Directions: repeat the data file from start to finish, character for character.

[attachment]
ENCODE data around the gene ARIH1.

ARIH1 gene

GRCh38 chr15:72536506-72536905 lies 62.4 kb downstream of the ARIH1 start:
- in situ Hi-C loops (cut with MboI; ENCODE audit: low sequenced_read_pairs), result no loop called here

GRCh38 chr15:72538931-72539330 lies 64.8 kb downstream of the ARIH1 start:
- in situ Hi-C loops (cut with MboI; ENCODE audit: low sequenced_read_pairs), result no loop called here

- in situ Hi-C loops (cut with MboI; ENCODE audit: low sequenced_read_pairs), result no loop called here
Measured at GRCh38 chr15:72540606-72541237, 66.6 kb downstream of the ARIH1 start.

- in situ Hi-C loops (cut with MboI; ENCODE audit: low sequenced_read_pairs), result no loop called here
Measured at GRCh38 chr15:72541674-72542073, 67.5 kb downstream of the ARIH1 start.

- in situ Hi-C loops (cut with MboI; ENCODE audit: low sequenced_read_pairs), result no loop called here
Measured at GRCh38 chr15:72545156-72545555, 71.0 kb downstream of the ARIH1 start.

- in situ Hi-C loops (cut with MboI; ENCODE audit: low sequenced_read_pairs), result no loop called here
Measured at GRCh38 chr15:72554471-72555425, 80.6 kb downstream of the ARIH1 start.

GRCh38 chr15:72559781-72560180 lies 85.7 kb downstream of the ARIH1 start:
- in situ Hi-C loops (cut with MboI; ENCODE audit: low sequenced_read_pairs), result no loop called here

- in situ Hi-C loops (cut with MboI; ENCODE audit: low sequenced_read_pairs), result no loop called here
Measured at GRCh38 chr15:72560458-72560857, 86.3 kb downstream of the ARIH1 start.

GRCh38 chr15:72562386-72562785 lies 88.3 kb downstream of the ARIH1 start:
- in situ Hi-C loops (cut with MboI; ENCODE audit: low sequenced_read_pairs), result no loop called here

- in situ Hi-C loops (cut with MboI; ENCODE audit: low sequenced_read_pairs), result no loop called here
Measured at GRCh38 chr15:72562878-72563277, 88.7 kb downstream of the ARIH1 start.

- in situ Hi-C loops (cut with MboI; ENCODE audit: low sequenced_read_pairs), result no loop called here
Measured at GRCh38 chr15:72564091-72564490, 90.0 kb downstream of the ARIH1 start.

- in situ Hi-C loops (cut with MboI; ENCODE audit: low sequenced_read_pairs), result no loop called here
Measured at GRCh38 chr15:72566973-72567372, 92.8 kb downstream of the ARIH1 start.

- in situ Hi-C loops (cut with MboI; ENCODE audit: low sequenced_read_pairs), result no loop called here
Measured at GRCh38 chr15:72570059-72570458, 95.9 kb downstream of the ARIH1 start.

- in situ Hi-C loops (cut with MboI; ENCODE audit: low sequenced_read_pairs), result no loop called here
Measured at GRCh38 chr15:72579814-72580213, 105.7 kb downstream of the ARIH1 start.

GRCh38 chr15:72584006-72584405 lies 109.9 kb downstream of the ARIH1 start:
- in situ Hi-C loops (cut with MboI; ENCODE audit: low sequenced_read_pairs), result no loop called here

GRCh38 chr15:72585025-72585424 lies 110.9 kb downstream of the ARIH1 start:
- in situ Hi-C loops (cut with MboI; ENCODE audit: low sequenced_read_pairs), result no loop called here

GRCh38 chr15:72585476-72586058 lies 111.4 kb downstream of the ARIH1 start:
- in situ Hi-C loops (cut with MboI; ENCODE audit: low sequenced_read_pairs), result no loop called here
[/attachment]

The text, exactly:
ENCODE data around the gene ARIH1.

ARIH1 gene

GRCh38 chr15:72536506-72536905 lies 62.4 kb downstream of the ARIH1 start:
- in situ Hi-C loops (cut with MboI; ENCODE audit: low sequenced_read_pairs), result no loop called here

GRCh38 chr15:72538931-72539330 lies 64.8 kb downstream of the ARIH1 start:
- in situ Hi-C loops (cut with MboI; ENCODE audit: low sequenced_read_pairs), result no loop called here

- in situ Hi-C loops (cut with MboI; ENCODE audit: low sequenced_read_pairs), result no loop called here
Measured at GRCh38 chr15:72540606-72541237, 66.6 kb downstream of the ARIH1 start.

- in situ Hi-C loops (cut with MboI; ENCODE audit: low sequenced_read_pairs), result no loop called here
Measured at GRCh38 chr15:72541674-72542073, 67.5 kb downstream of the ARIH1 start.

- in situ Hi-C loops (cut with MboI; ENCODE audit: low sequenced_read_pairs), result no loop called here
Measured at GRCh38 chr15:72545156-72545555, 71.0 kb downstream of the ARIH1 start.

- in situ Hi-C loops (cut with MboI; ENCODE audit: low sequenced_read_pairs), result no loop called here
Measured at GRCh38 chr15:72554471-72555425, 80.6 kb downstream of the ARIH1 start.

GRCh38 chr15:72559781-72560180 lies 85.7 kb downstream of the ARIH1 start:
- in situ Hi-C loops (cut with MboI; ENCODE audit: low sequenced_read_pairs), result no loop called here

- in situ Hi-C loops (cut with MboI; ENCODE audit: low sequenced_read_pairs), result no loop called here
Measured at GRCh38 chr15:72560458-72560857, 86.3 kb downstream of the ARIH1 start.

GRCh38 chr15:72562386-72562785 lies 88.3 kb downstream of the ARIH1 start:
- in situ Hi-C loops (cut with MboI; ENCODE audit: low sequenced_read_pairs), result no loop called here

- in situ Hi-C loops (cut with MboI; ENCODE audit: low sequenced_read_pairs), result no loop called here
Measured at GRCh38 chr15:72562878-72563277, 88.7 kb downstream of the ARIH1 start.

- in situ Hi-C loops (cut with MboI; ENCODE audit: low sequenced_read_pairs), result no loop called here
Measured at GRCh38 chr15:72564091-72564490, 90.0 kb downstream of the ARIH1 start.

- in situ Hi-C loops (cut with MboI; ENCODE audit: low sequenced_read_pairs), result no loop called here
Measured at GRCh38 chr15:72566973-72567372, 92.8 kb downstream of the ARIH1 start.

- in situ Hi-C loops (cut with MboI; ENCODE audit: low sequenced_read_pairs), result no loop called here
Measured at GRCh38 chr15:72570059-72570458, 95.9 kb downstream of the ARIH1 start.

- in situ Hi-C loops (cut with MboI; ENCODE audit: low sequenced_read_pairs), result no loop called here
Measured at GRCh38 chr15:72579814-72580213, 105.7 kb downstream of the ARIH1 start.

GRCh38 chr15:72584006-72584405 lies 109.9 kb downstream of the ARIH1 start:
- in situ Hi-C loops (cut with MboI; ENCODE audit: low sequenced_read_pairs), result no loop called here

GRCh38 chr15:72585025-72585424 lies 110.9 kb downstream of the ARIH1 start:
- in situ Hi-C loops (cut with MboI; ENCODE audit: low sequenced_read_pairs), result no loop called here

GRCh38 chr15:72585476-72586058 lies 111.4 kb downstream of the ARIH1 start:
- in situ Hi-C loops (cut with MboI; ENCODE audit: low sequenced_read_pairs), result no loop called here